SpaceX flies fast, cheap, and always in control, making founder and CEO Elon Musk’s plan to eventually establish a permanent, 80,000-person Martian colony, seem less like a pipe dream, and more like the inevitable.
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Blue Origin is an American privately-funded aerospace manufacturer and spaceflight services company set up by Amazon.com founder Jeff Bezos with its headquarters in Kent, Washington. Initially focused on sub-orbital spaceflight, the company has built and flown a test bed of its New Shepard spacecraft design at their Culberson County, Texas facility.
The first developmental test flight of the New Shepard was 29 April 2015. The uncrewed vehicle flew to its planned test altitude of more than 93.5 km (307,000 ft) and achieved a top speed of Mach 3. Another flight was performed on 23 November 2015.
The vehicle went just beyond 100 km (330,000 ft) altitude, and both the space capsule and its rocket booster successfully achieved a soft landing.
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For keeping up with the commercial upstarts. The race to replace the Space Shuttle isn’t a sprint, so much as a marathon, with multiple companies competing for NASA’s patronage over the next few years.
And while relative newcomers SpaceX and Sierra Nevada grab headlines with their novel spacecraft designs, veteran rocket maker Boeing is marching forward with its Apollo-style CST-100, a seven-person capsule that was fully unveiled this past year, and has since cleared hardware reviews, safety tests, and other hurdles on the way to restoring the United States’ ability to send astronauts into space (instead of hitching rides on Russian craft, especially in light of the current political tensions).
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A decade since it was founded, and Virgin Galactic is still a gamble. But despite the daunting technical challenges and blown deadlines (suborbital flights, rising to a near-weightless altitude of 62 miles, were promised by the end of last year), Sir Richard Branson’s engineers and pilots have been hard at work, conducting the first pair of supersonic, rocket-powered test flights of SpaceShipTwo in 2013.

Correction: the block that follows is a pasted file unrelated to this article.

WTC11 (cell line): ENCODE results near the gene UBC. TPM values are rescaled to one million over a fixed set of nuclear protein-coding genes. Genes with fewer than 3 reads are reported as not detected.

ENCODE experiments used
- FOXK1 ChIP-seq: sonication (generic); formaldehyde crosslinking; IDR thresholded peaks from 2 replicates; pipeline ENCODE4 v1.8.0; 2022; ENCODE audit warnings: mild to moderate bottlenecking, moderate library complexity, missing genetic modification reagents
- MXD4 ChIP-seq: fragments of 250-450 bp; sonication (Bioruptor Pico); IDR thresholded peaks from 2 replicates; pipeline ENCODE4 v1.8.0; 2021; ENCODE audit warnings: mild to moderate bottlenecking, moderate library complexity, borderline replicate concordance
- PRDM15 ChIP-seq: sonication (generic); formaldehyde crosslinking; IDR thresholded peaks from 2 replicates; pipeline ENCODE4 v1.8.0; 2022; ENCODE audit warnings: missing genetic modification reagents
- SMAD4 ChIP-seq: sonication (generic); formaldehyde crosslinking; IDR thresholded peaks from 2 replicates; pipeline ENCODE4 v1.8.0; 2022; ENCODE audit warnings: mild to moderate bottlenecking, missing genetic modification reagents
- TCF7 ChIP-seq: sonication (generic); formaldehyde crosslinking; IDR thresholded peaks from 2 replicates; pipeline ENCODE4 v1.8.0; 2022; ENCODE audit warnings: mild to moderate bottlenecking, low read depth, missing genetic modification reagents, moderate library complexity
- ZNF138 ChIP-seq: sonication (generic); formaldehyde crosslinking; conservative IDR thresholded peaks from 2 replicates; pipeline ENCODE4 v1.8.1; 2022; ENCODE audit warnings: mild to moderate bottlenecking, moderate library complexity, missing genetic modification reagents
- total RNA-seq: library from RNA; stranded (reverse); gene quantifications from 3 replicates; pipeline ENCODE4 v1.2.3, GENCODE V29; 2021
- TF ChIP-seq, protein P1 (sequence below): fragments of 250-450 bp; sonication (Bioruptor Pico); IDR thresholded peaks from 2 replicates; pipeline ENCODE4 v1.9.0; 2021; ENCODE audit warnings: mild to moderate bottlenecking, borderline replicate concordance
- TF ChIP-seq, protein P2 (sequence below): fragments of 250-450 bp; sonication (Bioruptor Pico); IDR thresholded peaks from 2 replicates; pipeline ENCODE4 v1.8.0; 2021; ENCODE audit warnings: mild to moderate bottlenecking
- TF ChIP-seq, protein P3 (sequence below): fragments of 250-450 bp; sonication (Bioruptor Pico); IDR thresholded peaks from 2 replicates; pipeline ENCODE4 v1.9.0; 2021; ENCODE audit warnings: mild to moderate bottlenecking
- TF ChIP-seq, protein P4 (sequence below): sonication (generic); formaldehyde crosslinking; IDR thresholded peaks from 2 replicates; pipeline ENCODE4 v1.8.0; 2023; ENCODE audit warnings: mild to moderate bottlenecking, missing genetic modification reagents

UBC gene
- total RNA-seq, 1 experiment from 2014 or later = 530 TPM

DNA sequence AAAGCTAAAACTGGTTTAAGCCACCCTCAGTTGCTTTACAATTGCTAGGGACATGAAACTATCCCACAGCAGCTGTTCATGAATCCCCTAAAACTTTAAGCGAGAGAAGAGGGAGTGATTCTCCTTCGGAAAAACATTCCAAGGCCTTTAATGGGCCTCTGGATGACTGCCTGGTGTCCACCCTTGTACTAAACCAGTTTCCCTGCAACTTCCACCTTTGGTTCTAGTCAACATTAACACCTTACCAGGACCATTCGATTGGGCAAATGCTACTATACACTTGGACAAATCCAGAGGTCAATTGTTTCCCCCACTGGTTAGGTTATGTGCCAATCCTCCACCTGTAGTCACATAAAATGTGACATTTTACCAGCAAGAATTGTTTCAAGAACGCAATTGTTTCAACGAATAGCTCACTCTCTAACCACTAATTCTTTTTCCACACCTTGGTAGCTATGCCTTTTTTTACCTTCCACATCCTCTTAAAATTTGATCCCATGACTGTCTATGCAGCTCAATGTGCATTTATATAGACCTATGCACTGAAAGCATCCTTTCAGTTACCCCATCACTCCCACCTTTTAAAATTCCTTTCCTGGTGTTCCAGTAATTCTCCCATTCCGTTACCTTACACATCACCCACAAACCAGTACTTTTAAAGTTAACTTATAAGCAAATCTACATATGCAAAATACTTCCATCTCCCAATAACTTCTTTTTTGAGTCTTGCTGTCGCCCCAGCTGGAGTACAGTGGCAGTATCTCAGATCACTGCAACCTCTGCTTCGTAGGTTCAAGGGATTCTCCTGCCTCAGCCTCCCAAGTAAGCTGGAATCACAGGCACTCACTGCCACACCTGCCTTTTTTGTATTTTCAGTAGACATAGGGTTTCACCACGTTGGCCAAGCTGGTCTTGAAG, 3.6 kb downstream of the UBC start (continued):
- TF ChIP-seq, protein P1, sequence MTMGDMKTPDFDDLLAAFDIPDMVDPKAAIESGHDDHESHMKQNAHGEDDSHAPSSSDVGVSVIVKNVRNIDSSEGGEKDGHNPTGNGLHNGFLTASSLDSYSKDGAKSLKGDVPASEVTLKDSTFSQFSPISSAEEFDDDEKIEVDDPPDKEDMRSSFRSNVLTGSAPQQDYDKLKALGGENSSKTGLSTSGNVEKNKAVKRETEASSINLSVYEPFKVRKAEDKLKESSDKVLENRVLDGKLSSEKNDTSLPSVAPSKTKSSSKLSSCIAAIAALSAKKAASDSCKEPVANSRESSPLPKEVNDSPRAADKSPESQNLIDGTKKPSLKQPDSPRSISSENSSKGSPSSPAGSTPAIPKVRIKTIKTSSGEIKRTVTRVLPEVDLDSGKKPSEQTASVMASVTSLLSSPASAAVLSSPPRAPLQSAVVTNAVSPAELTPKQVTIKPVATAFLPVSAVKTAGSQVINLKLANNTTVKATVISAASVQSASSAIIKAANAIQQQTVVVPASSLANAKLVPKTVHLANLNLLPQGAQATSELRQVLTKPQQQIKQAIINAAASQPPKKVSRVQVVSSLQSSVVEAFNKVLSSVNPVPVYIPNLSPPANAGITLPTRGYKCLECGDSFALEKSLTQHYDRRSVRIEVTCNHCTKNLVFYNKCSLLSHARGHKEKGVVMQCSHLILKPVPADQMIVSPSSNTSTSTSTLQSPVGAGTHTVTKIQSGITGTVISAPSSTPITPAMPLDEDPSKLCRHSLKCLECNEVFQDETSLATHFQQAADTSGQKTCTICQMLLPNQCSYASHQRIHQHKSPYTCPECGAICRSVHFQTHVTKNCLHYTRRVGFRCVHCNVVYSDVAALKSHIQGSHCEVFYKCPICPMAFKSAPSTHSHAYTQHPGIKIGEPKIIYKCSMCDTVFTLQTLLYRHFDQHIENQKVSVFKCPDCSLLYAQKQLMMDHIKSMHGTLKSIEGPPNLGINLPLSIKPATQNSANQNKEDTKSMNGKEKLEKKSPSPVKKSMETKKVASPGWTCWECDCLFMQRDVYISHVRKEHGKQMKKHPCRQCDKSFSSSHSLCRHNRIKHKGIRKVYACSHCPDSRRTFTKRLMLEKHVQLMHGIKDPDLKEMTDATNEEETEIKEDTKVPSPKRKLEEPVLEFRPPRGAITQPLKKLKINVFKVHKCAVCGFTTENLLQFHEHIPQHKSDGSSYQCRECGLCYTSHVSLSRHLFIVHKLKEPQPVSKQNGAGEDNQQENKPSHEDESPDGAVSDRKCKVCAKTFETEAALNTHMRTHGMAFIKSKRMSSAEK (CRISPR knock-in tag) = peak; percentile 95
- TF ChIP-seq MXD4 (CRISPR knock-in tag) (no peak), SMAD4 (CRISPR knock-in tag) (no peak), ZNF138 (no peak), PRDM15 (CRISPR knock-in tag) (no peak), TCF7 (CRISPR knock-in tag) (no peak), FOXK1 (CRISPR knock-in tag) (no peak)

The craft is now scheduled to start taking paying passengers—up to six at a time—to the brink of space later in 2014.
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In February of this year, Orbital Sciences completed its first cargo run to the International Space Station, turning what had been something only SpaceX could do into a legitimate industry.
It was the second time that the company’s Cygnus craft docked with the station, though on this visit it was carrying some 2,780 pounds of material. Orbital’s contract with NASA calls for seven more unmanned flights through 2016, and is worth $1.9 billion.
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I have added it here just because I love their idea. With backers like director James Cameron and Google’s Larry Page and Eric Schmidt, it might seem surprising that Planetary Resources would take such measured steps toward its stated goal of mining nearby asteroids with robotic spacecraft, such as using Kickstarter to fund the planned launch of low-cost, publicly accessible satellite telescopes into orbit in 2014.
Tacky as that campaign was—backers were offered “space selfie” photographs, with the Earth serving as a backdrop for an image displayed on the satellite—it’s evidence that this would-be mining interest plans to pay its own way to off-world resources.
With many more companies fighting for a space in this “Second space race” (If I may!) this could very well be the century that man moves from earth and starts colonising not just other countries but also other planets.